Six months after igniting severe backlash for pulling Planned Parenthood funding, nonprofit Susan G. Komen for the Cure is betting on a national ad campaign that features survivor stories to rally supporters. But as the organization preps for Breast Cancer Awareness Month in October, it's still fighting an uphill battle to restore its tarnished brand. In fact, industry insiders are wary about whether the nonprofit can restore its image, drum up donations and retain corporations' support when their contracts run out.
TV ads will air in mid-September featuring four different survivors, including a young woman diagnosed with Stage 4 breast cancer at age 21 and still alive to tell her story eight years later. Print ads will launch in October magazines, digital content will go live Sept. 5 and earned-media efforts are being planned to support the overall campaign.
"People very frequently see all the pink in October and don't understand that this is actually money that 's being raised to help a woman down the street or in the worst part of town whose decision today is to buy bus fare or food for her kids," said Andrea Rader, Komen's managing director-communication. "We're telling that story through the people who [have] benefited from the research and outreach programs and advocacy work we've done and reminding people this is an organization that has meaning."
The organization typically launches fall ad campaigns each year, largely part to promote its races. But an executive close to the organization said this year's multimillion-dollar campaign outlay far exceeds Komen's traditional fall spending. And while last year's campaign encouraged women to be screened for breast cancer, the push this time around is all about bolstering its brand and image.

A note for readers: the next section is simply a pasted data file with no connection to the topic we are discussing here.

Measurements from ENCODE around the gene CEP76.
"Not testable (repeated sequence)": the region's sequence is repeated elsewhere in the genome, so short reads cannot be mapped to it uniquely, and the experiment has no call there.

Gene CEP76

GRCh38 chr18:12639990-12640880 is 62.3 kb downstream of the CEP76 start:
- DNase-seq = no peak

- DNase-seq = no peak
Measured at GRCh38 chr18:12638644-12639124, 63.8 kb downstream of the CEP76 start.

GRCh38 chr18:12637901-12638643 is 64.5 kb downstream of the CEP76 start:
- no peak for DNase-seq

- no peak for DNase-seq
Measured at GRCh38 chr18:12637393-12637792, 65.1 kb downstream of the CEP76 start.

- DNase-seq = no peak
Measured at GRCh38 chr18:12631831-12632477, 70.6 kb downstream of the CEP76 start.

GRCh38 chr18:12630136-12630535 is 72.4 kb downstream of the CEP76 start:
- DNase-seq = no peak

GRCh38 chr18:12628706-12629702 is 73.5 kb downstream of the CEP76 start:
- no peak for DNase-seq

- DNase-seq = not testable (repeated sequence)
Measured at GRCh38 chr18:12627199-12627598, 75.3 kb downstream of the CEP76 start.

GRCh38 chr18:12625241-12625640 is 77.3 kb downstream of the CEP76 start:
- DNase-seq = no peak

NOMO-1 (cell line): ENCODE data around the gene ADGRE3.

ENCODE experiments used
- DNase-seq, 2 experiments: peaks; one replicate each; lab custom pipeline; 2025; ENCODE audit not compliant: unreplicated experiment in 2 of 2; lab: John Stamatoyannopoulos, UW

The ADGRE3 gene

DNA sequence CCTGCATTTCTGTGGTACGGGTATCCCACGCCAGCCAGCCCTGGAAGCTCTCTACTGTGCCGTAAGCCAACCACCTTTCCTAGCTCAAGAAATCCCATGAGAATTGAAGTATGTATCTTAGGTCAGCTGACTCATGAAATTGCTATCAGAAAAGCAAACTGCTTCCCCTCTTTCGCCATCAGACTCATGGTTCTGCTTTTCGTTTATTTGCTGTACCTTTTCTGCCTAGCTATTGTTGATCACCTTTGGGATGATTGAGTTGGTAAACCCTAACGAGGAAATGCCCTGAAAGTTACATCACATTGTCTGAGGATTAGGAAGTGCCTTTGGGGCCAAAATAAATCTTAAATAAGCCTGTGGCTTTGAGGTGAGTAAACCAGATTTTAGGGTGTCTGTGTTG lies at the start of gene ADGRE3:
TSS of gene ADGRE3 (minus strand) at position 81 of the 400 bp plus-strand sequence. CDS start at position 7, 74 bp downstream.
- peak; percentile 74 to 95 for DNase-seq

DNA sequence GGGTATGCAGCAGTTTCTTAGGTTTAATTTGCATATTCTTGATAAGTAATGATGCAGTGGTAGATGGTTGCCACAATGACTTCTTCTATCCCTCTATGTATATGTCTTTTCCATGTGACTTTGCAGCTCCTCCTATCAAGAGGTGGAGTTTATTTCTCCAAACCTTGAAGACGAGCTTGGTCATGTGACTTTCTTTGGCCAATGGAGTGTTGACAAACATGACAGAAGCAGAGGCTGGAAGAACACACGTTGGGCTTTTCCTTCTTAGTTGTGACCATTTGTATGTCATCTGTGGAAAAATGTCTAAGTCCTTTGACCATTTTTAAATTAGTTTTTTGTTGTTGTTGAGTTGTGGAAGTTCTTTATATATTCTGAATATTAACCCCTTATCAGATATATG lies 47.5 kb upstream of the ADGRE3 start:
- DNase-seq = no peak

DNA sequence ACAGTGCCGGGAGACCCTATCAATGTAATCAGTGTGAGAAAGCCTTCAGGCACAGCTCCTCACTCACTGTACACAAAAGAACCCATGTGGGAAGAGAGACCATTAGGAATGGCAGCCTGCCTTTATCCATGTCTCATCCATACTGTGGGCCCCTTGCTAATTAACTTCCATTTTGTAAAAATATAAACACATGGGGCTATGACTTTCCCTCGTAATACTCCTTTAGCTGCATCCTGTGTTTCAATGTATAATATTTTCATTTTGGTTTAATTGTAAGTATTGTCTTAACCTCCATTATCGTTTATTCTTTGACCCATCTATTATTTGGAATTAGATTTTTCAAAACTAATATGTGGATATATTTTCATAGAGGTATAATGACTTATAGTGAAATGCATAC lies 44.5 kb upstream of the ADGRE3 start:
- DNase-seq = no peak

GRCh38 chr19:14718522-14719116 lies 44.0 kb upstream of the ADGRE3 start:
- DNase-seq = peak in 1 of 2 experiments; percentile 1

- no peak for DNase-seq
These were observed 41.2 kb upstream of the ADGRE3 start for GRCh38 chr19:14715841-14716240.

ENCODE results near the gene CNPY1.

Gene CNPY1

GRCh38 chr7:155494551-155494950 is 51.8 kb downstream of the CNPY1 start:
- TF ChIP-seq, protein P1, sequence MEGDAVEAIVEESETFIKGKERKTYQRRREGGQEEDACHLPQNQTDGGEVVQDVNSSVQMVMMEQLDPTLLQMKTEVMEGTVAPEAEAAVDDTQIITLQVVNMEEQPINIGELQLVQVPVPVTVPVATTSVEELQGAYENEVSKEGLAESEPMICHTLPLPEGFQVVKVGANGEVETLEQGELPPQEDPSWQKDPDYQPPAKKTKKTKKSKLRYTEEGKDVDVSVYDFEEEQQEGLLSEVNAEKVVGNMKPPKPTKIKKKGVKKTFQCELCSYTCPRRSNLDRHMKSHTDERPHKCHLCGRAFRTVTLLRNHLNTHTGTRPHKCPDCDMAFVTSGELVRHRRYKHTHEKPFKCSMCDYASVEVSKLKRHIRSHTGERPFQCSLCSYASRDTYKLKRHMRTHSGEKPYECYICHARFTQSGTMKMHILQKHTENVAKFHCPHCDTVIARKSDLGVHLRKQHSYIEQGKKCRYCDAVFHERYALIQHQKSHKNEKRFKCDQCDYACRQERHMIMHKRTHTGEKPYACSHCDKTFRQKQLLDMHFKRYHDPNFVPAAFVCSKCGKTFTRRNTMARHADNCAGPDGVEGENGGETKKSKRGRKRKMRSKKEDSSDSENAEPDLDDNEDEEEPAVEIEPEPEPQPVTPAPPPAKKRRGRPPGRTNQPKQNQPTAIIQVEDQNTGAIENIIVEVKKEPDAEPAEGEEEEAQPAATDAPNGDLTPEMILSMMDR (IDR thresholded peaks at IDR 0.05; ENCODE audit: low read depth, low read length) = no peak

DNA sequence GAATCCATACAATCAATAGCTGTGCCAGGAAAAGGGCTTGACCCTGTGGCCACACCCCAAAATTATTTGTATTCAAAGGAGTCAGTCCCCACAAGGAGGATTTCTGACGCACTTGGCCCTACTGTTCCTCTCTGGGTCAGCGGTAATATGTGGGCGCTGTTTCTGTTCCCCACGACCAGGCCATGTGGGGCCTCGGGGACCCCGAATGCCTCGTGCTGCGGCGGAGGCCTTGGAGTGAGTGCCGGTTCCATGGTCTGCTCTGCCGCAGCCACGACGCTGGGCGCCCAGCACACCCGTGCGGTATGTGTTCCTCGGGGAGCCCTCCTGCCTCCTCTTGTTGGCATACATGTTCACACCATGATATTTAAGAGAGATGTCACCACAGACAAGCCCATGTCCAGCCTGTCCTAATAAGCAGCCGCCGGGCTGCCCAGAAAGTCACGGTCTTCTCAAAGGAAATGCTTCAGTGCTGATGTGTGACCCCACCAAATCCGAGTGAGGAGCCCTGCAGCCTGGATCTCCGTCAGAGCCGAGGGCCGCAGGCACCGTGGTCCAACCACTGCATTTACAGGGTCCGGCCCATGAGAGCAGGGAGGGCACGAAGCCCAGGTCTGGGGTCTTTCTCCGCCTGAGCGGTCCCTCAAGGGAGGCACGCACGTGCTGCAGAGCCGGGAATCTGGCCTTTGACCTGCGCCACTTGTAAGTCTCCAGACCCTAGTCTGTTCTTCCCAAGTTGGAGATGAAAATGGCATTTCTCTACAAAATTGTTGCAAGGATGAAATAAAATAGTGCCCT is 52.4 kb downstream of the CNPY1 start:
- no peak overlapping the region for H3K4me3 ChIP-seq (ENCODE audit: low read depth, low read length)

The campaign, executed by Burson-Marsteller's Proof, a WPP agency, also reflects a strategy to keep founder Nancy Brinker out of the organization's promotional efforts following her not-so-well-received presence during the February crisis, multiple executives told Ad Age .
In various media interviews and appearances, Ms. Brinker came across as out of touch, and her actions only exacerbated the communications flubs that politicized the brand in the eyes of many supporters. Shortly after announcing that Komen would withdraw funding from Planned Parenthood, the organization contradicted itself numerous times and then apologized for its actions. Eventually, Komen reversed its plan to withdraw funding, but along the way critics berated the organization for its slow response in social media and for letting right-wing, pro-life politics influence its decision-making.
"There have been recommendations for Nancy Brinker to keep a lower profile," said one executive close to the organization's strategy. "This is a long-term issue. [Komen] understands that , and it's time to build back trust."
Donations are down about 30% compared to a year ago, according to multiple executives familiar with the matter. When asked about that figure, Ms. Rader said it's difficult to determine how much donations have declined. Participation at some races, which serve as Komen's prime source of funding for community programs and research, has fallen from 1% to 35% in certain regions, she said.